Where next for US trade policies?

Trade centre NYC
Andrea Murad By Andrea Murad, CA Today

5 April 2017

While President Donald Trump’s trade policies haven’t been clearly ironed out yet, he’s already withdrawn from the Trans-Pacific Partnership (TPP) and is undecided about participating in the Trade In Services Agreement (TiSA). Where next for US trade?

“On the one extreme, you have people into super globalization where everything is a partnership and everything is win-win, and on the other extreme, everything is a zero-sum game where in order for me to win, you have to lose,” said Amir Bagherpour, Co-Founder and Chief Political Scientist at giStrat.

“The Trump administration tends to lean more towards zero-sum game.”          

Trade agreements go beyond economic gains and losses: these policies are integral to diplomacy because they forge alliances and prevent wars - as French economist Frederic Bastiat once summarized; “when goods don’t cross borders, soldiers will.”

Trump is not against free trade, but rather for fair trade, and global trade agreements aren’t easy to negotiate when countries have different agendas.

“The problem in the world is it’s truly difficult to get global agreements - countries like India and China don’t want to open up,” said David Dollar, Senior Fellow at the Brookings Institute.

“It’s an acceptable second best for like-minded countries to move ahead. They’re developing new standards and showing the way, and other countries will hopefully want to join.”

The Trans-Pacific Partnership

One of Trump’s first executive orders was to withdraw from the TPP. “It’s a symbolic move - he didn’t undo anything because it still had to pass Congress,” commented Patrick Van den Bossche, Partner and Board Member with A.T. Kearney.

While TPP may not have had many economic benefits, there were political benefits; with standards for environmental, labour and human rights consistent with the American view. TPP’s coalition of countries created a countervailing force to China.

“We may not want to dictate how people live but one consequence of stepping away is that now there’s a gap where others can step in," added Robert Salomon, Associate Professor of Management and Organisations at New York University’s Stern School of Business. "That’s one of the broader issues of leaving that void in Asia.”

There are legitimate concerns with TPP, but I can’t think of a better trade deal in terms of rebalancing US interests in the Pacific.

And China is looking to step in and fill that political, economic and military void the US is leaving. In March, a delegation from China attended meetings in Chile along with the 11 countries remaining in the partnership.

The US exports high technology and support jobs requiring skills and education, and imports goods requiring relatively unskilled labour. By not participating, the US is no longer able to benefit from any jobs resulting from this agreement, said Dollar.

“There are legitimate concerns with TPP, but I can’t think of a better trade deal in terms of rebalancing US interests in the Pacific,” said Amir. “When the US pulled out of the TPP, China was ecstatic because the purpose of TPP was to position that trade block against China.”

The Trade In Services Agreement

TiSA is currently being negotiated with about 50 countries, including the EU, on behalf of 28 member countries, but excluding China and Russia.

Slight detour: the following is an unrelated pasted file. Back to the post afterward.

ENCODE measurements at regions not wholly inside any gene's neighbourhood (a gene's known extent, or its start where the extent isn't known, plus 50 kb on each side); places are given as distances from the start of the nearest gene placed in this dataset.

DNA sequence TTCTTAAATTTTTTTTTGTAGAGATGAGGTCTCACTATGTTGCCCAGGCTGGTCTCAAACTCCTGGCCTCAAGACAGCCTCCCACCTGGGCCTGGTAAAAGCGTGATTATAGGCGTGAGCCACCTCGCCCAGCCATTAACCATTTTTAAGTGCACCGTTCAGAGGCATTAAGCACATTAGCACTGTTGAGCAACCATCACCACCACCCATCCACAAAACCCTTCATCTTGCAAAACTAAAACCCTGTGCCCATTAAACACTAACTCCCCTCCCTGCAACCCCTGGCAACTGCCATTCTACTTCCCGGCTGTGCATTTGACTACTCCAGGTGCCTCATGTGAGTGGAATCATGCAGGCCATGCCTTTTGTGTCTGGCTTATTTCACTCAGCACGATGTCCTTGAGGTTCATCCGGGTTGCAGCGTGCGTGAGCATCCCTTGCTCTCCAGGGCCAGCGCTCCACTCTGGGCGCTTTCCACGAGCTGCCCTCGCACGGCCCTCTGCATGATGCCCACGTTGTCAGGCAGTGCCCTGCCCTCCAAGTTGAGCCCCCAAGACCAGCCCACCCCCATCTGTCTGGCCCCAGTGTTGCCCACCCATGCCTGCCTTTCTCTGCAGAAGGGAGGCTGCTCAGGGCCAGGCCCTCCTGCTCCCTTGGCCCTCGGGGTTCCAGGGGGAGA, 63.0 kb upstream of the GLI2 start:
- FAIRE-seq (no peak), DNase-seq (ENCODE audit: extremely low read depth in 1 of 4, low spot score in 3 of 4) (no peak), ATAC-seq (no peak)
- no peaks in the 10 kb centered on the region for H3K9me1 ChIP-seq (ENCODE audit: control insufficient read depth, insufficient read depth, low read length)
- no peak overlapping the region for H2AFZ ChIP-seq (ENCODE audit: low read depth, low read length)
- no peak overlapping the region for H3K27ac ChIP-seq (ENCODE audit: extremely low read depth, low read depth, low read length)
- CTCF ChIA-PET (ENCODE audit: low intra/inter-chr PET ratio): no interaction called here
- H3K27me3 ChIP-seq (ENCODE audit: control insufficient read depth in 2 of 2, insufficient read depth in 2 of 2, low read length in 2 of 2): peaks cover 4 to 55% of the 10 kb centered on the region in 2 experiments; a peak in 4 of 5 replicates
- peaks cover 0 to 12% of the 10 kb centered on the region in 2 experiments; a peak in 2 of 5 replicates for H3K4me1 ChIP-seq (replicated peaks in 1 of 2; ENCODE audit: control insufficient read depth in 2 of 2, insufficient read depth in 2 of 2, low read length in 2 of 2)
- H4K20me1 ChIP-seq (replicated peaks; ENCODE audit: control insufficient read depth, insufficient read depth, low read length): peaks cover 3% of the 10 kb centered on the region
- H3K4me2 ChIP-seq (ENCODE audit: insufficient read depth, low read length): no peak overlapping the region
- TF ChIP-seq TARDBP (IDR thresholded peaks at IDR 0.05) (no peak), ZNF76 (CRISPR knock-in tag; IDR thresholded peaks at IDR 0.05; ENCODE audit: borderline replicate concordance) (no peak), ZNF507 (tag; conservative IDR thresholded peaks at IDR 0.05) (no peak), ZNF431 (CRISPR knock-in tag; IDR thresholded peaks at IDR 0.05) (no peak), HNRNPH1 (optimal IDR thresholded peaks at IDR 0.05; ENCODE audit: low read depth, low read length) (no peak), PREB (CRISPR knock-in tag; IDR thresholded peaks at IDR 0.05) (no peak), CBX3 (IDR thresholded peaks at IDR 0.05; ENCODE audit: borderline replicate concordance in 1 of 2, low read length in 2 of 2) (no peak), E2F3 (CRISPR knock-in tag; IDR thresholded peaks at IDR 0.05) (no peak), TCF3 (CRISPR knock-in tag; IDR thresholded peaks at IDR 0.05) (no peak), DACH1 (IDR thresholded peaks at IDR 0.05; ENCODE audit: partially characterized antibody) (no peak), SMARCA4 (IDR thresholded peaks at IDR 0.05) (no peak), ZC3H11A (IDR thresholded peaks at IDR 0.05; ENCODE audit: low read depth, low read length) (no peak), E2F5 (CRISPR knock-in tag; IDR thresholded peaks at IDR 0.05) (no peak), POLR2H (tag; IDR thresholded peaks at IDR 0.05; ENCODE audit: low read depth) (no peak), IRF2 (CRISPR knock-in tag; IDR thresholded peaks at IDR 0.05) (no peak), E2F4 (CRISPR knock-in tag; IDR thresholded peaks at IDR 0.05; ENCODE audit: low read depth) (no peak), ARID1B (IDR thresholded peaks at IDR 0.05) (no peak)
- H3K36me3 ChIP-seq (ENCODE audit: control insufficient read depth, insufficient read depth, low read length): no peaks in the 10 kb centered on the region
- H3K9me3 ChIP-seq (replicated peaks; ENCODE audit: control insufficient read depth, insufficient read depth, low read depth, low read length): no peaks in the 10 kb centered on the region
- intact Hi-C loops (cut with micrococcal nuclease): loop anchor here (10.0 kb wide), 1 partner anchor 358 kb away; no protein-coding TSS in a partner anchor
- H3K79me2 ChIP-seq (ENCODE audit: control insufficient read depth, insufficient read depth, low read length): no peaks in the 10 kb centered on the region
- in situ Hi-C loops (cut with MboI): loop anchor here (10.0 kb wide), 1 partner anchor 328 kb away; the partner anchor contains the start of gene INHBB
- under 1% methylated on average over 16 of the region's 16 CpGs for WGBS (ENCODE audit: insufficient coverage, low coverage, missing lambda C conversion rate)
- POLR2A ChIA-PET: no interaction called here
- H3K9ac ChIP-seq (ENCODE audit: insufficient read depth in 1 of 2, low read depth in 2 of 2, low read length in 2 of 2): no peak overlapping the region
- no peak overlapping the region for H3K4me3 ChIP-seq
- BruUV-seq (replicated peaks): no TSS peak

The agreement was secret until WikiLeaks released confidential documents in 2014. “Part of the reason they do this in secret is to avoid undue influence from special interests: large companies can’t ask for special things that they want versus a pure country-to-country negotiation,” said Robert.

The agreement focuses exclusively on services, with telecommunications, technology, distribution and delivery services, banking, healthcare, and transport included in the definition, which may be expanded to include manufacturing, energy and engineering services.

The trade agreement would open borders for service providers, by taking on various restrictions that prevent companies from cross-border operations.

[TiSA is] like-minded countries trying to establish the rules for trade and services, which is more complicated than trade and manufacturing.

If passed, TiSA would:

  • prohibit protections that regulate the financial industry and safeguard digital and online privacy;
  • remove advantages from local or state-owned enterprises like “buy local” rules;
  • and eliminate net neutrality.

While regulations can hinder economic growth, they have the potential to prevent future economic downturns. 'Rachet' and 'standstill' clauses would make the reversal of privatized public services difficult, and personal data can be moved to countries lacking stringent data protection laws.

Whether the US becomes a party to TiSA remains to be seen. “[TiSA’s] another high-quality agreement; it’s like-minded countries trying to establish the rules for trade and services, which is more complicated than trade and manufacturing,” said David.

“It’ll be interesting to see if [the Trump administration’s] attitude is similar to TPP or if they’ll be more open. The US business community is enthusiastic about it because our economy is in services and it’s in our interest to expand that trade and have a level playing field.” 

About the author

Andrea Murad is a New York–based writer. Having worked on both Wall Street and Main Street, she now pursues her passion for words. She covers business and finance, and her work can be found on BBC Capital, Entrepreneur.comFOXBusiness.com and InstitutionalInvestor.com.


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